“In July and August, we get 20,000 people per day walking through Mamilla,” he said. “Since the war began, it’s 6,000. And we depend on business during the summer to carry us through the winter season.”

As Israel entered its 17th day of fighting in its Operation Protective Edge to destroy enemy tunnels dug by the terrorist group Hamas and stop the firing of rockets from the Hamas-controlled Gaza Strip, life in Jerusalem — the economic realities of decreased tourism notwithstanding — continued more or less as before. Air-raid sirens hadn’t been heard for several days; cars and buses still moved along such central thoroughfares as King David and King George streets; pedestrians still clogged the small sidewalks along Agrippas Street leading to the famed Mahane Yehuda market.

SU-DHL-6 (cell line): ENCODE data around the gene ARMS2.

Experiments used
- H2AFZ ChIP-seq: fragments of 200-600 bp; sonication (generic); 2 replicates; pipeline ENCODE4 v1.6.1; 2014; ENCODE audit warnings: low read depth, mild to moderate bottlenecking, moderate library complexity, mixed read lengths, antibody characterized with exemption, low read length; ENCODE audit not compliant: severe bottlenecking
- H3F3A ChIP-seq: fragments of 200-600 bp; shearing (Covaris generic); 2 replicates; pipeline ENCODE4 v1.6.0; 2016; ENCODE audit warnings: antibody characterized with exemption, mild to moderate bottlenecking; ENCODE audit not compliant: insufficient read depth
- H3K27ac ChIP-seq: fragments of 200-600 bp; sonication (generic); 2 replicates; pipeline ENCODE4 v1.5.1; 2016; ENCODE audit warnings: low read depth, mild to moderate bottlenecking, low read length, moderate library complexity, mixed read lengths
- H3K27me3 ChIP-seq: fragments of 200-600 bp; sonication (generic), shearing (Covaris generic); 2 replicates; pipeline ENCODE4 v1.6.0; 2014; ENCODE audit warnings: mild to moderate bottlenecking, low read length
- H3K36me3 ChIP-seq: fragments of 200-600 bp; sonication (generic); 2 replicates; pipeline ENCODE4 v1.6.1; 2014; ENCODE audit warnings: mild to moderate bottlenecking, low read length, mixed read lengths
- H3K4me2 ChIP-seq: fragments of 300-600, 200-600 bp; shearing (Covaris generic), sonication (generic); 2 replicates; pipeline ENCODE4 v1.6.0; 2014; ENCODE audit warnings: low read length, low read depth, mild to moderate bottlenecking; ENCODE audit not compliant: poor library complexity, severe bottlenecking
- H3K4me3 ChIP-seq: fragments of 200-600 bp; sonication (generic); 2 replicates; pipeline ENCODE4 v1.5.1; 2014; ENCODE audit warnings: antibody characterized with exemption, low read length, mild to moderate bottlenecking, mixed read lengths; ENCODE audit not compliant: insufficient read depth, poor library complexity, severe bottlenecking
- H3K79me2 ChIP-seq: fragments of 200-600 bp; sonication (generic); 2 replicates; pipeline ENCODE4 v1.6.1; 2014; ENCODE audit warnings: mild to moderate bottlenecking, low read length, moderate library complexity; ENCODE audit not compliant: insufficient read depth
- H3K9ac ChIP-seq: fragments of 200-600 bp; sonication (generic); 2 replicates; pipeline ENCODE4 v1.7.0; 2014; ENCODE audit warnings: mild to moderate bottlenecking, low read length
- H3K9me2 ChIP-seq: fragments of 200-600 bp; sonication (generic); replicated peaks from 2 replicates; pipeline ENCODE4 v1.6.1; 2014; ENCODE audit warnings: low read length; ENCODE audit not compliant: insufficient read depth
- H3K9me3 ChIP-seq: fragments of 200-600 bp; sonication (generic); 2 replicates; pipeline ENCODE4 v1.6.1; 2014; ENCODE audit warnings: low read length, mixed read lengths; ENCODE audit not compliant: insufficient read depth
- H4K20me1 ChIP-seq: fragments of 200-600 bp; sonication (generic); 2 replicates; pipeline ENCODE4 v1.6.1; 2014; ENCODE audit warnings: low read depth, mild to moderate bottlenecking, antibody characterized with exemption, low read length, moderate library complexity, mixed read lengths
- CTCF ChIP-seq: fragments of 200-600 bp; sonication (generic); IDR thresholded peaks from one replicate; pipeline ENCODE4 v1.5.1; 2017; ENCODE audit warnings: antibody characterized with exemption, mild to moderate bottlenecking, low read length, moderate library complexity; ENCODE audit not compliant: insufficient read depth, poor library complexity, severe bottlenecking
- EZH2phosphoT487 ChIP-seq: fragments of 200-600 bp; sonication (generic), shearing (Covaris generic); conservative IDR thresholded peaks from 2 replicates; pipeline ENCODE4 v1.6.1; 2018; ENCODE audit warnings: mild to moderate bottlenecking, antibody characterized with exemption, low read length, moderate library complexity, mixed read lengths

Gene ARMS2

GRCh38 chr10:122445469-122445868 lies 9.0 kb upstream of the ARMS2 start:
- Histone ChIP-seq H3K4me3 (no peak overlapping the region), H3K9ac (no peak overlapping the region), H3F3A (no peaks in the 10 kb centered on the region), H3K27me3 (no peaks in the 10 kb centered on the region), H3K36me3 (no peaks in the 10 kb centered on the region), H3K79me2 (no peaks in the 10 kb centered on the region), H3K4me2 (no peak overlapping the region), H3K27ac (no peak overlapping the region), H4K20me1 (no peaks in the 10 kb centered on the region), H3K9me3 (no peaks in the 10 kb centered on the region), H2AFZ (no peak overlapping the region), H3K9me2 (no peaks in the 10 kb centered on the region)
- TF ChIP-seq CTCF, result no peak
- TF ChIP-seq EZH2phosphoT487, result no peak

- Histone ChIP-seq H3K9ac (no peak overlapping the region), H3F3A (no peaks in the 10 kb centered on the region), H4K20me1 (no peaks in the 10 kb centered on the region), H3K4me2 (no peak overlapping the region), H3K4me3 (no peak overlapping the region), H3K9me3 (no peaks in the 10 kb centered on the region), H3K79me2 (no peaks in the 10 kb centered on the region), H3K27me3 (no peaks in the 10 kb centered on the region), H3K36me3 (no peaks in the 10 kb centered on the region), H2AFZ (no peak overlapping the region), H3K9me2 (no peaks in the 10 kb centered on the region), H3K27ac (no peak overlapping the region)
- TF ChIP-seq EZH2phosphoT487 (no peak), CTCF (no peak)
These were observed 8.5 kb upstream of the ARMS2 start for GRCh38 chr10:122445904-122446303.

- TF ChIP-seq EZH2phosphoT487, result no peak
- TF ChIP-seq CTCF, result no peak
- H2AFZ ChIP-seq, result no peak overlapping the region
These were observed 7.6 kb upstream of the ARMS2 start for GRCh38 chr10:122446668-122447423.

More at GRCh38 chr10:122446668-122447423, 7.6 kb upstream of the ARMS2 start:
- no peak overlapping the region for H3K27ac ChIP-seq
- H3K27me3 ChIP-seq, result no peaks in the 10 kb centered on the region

But beneath the surface were the worries and concerns of shopkeepers such as Berdugo, who realize that with each additional day of fighting in Gaza, Israel’s economy gets more and more isolated. When asked what she felt about the planeload of North American immigrants who arrived in the country just a day before, Berdugo’s face lit up. Like many Israelis, she spoke effusively of how important it was for foreign Jews to cast their lot with Israel.

Also read, Aliyah During Wartime.

“I am inspired,” she said. “The Jewish people are one. This is very important. But even more so, they’ve come because they truly love the land.”

But press further, and some locals can’t help but call the new arrivals “crazy” for giving up easy lives in places such as the United States for a life of hardship in a dangerous part of the world.